Reflections on food crises past
Food Policy, 2010, vol. 35, issue 1, 1-11
World food crises are relatively rare events, occurring roughly three times a century. But they also tend to be regular events, every three decades or so, suggesting there is an underlying cyclical cause. If so, far-sighted donor and government investments in raising agricultural productivity, and policies on behalf of stable food production and prices, might go a long way to preventing food crises in the future. Preventing food crises rather than trying to cope after the fact with their impact on the poor is the only way to avoid substantial, perhaps permanent, damage to the welfare of poor households. Lessons from the world food crises in 1972/73 and in 2007/08, especially lessons from how the world rice market functioned, point the way toward improved food policy management at national and international levels in the future.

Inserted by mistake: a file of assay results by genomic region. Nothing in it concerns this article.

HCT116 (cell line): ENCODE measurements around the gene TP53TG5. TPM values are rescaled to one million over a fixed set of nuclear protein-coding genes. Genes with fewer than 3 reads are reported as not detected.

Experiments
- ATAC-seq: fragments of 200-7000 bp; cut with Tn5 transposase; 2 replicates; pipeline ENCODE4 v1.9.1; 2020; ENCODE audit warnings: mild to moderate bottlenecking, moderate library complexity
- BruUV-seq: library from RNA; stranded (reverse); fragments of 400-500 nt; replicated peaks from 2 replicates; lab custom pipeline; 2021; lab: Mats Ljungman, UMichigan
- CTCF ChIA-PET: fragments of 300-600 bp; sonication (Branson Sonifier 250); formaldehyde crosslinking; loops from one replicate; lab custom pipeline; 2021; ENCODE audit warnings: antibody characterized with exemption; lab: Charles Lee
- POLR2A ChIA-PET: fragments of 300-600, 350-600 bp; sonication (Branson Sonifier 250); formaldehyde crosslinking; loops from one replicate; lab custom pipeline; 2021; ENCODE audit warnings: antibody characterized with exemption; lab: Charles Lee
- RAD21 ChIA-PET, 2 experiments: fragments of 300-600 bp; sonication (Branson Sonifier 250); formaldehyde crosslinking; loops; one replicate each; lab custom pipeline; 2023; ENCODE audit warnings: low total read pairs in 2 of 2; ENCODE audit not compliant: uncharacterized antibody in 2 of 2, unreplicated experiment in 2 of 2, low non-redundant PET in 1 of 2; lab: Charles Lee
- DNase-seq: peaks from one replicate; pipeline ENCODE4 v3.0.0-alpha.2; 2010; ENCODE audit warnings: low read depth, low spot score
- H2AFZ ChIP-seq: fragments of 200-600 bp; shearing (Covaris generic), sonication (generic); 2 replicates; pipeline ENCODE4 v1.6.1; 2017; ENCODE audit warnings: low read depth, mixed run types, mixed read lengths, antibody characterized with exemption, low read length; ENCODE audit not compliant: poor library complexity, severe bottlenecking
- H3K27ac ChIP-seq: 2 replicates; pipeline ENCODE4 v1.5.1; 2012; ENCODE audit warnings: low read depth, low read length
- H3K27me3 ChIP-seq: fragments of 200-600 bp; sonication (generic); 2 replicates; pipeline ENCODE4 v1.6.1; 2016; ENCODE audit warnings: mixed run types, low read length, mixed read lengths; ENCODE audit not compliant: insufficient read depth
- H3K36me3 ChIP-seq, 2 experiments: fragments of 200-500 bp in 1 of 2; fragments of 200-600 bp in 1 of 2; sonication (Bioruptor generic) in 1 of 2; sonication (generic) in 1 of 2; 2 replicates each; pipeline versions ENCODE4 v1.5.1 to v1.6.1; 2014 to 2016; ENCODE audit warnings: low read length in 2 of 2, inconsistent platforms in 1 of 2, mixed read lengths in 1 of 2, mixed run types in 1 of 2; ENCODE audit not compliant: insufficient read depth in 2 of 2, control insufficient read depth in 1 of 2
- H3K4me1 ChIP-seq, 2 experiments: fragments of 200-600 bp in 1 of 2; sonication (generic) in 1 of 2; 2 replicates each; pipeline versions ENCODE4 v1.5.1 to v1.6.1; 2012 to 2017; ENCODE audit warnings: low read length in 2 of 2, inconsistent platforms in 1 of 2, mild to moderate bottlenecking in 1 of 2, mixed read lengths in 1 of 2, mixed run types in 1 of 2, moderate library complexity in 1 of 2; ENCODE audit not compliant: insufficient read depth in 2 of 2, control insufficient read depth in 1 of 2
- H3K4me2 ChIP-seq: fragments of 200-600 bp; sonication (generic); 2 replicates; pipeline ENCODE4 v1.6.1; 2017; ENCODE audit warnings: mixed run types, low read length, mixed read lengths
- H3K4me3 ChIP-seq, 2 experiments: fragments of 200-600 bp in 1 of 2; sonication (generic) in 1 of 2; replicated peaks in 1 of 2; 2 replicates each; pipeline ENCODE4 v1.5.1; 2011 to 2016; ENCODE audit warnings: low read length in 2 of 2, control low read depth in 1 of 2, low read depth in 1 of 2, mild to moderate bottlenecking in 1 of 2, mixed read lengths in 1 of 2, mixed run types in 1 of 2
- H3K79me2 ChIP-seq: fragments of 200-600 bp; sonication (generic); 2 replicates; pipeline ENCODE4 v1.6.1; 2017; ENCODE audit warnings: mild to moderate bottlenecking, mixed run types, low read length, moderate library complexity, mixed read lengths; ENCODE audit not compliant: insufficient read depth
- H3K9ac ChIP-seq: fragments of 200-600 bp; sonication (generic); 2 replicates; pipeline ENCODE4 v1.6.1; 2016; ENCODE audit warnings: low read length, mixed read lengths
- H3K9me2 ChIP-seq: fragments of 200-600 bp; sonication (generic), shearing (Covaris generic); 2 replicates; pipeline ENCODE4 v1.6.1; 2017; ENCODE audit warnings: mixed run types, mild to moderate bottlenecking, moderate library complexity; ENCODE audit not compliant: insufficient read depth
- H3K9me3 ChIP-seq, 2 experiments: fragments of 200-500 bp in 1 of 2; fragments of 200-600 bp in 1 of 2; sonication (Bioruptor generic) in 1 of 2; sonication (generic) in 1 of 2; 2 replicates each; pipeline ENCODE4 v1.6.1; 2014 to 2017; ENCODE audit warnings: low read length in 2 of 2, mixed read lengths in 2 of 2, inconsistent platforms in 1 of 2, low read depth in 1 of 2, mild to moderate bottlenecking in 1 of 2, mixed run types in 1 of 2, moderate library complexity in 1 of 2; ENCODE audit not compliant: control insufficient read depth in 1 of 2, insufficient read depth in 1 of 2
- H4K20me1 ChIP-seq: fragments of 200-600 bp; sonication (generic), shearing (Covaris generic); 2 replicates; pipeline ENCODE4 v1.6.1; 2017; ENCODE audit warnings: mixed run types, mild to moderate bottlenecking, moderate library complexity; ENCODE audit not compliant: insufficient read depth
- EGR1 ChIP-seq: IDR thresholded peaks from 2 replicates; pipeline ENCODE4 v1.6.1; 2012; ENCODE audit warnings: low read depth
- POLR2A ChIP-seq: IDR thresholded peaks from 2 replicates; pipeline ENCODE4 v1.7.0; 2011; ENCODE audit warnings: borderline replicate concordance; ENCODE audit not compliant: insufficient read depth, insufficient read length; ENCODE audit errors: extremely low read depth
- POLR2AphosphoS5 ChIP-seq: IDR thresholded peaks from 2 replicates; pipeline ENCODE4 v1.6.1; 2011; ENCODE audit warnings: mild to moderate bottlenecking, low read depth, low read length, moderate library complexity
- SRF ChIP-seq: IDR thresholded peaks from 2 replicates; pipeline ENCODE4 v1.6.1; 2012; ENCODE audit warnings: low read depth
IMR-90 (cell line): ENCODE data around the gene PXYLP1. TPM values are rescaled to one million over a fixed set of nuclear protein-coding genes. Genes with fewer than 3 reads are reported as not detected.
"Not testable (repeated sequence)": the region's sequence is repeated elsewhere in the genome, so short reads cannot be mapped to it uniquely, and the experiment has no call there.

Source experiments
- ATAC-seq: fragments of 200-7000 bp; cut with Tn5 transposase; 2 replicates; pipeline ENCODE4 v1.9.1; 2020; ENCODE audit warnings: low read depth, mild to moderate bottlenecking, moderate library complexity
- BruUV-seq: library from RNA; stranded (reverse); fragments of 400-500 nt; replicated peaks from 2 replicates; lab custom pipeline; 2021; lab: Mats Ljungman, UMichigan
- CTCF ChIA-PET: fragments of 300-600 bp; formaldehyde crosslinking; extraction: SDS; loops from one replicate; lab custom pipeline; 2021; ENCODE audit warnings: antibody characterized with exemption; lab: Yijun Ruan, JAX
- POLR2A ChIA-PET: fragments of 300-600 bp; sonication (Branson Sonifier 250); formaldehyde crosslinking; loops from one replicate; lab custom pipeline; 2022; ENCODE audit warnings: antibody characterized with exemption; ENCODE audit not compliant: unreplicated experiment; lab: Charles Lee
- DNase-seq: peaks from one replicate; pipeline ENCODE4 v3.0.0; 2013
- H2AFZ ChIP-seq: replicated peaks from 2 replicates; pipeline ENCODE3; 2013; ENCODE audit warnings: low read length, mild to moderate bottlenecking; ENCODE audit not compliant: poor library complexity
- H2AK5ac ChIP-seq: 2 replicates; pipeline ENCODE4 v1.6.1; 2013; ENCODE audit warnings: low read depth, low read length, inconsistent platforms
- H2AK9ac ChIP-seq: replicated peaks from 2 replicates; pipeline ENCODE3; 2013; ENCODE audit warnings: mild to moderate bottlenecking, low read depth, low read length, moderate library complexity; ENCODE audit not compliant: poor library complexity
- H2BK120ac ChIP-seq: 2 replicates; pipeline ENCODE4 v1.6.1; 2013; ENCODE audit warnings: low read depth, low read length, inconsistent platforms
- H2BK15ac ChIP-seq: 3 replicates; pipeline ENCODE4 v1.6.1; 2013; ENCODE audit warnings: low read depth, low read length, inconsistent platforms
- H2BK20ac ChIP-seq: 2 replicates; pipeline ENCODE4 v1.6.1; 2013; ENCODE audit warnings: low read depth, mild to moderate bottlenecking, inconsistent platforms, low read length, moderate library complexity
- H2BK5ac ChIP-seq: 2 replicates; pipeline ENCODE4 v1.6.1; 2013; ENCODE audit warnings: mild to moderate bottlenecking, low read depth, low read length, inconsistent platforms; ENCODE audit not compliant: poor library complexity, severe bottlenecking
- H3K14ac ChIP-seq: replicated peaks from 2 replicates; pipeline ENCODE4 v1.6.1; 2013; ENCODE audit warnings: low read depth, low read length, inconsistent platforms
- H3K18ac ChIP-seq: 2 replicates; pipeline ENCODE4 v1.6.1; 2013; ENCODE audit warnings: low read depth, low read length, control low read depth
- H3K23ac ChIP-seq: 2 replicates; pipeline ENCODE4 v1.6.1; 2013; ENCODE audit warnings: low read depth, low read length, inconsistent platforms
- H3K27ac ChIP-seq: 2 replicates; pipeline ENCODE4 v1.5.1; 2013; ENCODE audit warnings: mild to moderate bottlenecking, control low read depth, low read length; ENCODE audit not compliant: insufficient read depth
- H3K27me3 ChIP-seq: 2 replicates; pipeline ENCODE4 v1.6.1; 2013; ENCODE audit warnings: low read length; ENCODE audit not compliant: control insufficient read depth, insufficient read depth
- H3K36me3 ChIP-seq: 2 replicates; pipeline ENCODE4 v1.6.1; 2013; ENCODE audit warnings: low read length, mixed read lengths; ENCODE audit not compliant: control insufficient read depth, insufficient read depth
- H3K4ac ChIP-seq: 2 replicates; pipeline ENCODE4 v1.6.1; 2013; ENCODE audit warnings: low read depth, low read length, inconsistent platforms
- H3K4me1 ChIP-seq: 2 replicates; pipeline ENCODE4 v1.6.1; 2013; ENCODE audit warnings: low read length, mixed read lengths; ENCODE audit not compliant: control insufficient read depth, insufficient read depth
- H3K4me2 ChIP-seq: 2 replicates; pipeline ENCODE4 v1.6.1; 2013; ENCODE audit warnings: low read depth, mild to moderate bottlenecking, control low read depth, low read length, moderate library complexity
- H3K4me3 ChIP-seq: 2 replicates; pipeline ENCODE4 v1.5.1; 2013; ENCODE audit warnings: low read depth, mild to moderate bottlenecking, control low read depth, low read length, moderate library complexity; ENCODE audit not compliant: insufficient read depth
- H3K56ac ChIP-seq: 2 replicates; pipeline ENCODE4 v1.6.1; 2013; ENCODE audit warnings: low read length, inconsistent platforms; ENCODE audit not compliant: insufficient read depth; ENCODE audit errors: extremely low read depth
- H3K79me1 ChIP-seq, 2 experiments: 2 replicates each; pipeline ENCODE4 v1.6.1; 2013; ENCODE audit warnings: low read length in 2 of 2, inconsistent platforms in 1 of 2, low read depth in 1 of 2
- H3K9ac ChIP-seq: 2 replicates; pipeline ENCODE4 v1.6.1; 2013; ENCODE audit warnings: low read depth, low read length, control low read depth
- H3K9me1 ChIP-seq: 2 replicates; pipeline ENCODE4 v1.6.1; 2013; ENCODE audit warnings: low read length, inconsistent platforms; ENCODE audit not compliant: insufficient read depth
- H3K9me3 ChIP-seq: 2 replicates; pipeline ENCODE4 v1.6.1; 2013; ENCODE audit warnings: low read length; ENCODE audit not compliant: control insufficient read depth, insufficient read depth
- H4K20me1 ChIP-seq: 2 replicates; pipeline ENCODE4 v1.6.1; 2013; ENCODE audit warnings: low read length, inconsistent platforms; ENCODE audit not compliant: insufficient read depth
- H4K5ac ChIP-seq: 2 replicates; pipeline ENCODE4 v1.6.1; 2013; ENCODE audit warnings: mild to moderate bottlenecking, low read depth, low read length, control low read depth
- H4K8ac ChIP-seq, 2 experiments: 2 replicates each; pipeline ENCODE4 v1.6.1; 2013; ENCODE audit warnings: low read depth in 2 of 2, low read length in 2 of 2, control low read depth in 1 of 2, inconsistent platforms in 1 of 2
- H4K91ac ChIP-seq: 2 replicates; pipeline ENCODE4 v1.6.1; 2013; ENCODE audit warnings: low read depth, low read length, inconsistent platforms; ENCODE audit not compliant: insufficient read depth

Keywords: Food; crisis; Rice; market; Price; stabilization; Export; ban (search for similar items in EconPapers)
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Persistent link: https://EconPapers.repec.org/RePEc:eee:jfpoli:v:35:y:2010:i:1:p:1-11
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